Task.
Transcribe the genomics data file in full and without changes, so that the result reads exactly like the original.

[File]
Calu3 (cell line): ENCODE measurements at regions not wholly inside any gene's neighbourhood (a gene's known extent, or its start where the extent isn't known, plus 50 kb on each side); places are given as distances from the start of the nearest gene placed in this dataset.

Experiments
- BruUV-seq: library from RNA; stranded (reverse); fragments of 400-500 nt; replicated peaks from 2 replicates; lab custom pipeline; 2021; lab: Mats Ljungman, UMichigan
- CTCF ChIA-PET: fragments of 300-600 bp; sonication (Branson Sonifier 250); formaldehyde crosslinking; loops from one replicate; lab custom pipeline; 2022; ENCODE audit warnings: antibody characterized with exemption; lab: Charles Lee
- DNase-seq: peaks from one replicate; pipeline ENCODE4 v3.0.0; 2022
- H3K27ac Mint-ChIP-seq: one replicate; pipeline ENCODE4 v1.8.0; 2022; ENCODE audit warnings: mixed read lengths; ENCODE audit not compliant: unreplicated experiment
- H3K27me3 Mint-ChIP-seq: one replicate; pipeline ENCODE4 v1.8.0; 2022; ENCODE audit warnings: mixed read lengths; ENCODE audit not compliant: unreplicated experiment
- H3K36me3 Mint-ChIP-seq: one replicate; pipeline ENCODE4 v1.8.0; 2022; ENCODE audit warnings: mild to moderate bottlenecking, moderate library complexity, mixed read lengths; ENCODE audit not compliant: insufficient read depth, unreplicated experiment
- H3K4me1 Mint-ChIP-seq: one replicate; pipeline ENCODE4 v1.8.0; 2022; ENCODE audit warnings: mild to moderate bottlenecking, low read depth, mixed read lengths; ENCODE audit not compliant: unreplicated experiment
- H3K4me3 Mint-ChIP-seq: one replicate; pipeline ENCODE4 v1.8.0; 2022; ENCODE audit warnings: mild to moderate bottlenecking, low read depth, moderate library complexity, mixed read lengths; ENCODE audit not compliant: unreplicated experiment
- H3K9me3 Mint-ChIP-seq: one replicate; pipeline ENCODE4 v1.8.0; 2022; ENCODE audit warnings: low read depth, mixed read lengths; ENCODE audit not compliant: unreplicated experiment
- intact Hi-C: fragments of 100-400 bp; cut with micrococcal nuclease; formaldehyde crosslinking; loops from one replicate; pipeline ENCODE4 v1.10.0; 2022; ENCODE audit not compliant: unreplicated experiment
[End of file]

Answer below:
Calu3 (cell line): ENCODE measurements at regions not wholly inside any gene's neighbourhood (a gene's known extent, or its start where the extent isn't known, plus 50 kb on each side); places are given as distances from the start of the nearest gene placed in this dataset.

Experiments
- BruUV-seq: library from RNA; stranded (reverse); fragments of 400-500 nt; replicated peaks from 2 replicates; lab custom pipeline; 2021; lab: Mats Ljungman, UMichigan
- CTCF ChIA-PET: fragments of 300-600 bp; sonication (Branson Sonifier 250); formaldehyde crosslinking; loops from one replicate; lab custom pipeline; 2022; ENCODE audit warnings: antibody characterized with exemption; lab: Charles Lee
- DNase-seq: peaks from one replicate; pipeline ENCODE4 v3.0.0; 2022
- H3K27ac Mint-ChIP-seq: one replicate; pipeline ENCODE4 v1.8.0; 2022; ENCODE audit warnings: mixed read lengths; ENCODE audit not compliant: unreplicated experiment
- H3K27me3 Mint-ChIP-seq: one replicate; pipeline ENCODE4 v1.8.0; 2022; ENCODE audit warnings: mixed read lengths; ENCODE audit not compliant: unreplicated experiment
- H3K36me3 Mint-ChIP-seq: one replicate; pipeline ENCODE4 v1.8.0; 2022; ENCODE audit warnings: mild to moderate bottlenecking, moderate library complexity, mixed read lengths; ENCODE audit not compliant: insufficient read depth, unreplicated experiment
- H3K4me1 Mint-ChIP-seq: one replicate; pipeline ENCODE4 v1.8.0; 2022; ENCODE audit warnings: mild to moderate bottlenecking, low read depth, mixed read lengths; ENCODE audit not compliant: unreplicated experiment
- H3K4me3 Mint-ChIP-seq: one replicate; pipeline ENCODE4 v1.8.0; 2022; ENCODE audit warnings: mild to moderate bottlenecking, low read depth, moderate library complexity, mixed read lengths; ENCODE audit not compliant: unreplicated experiment
- H3K9me3 Mint-ChIP-seq: one replicate; pipeline ENCODE4 v1.8.0; 2022; ENCODE audit warnings: low read depth, mixed read lengths; ENCODE audit not compliant: unreplicated experiment
- intact Hi-C: fragments of 100-400 bp; cut with micrococcal nuclease; formaldehyde crosslinking; loops from one replicate; pipeline ENCODE4 v1.10.0; 2022; ENCODE audit not compliant: unreplicated experiment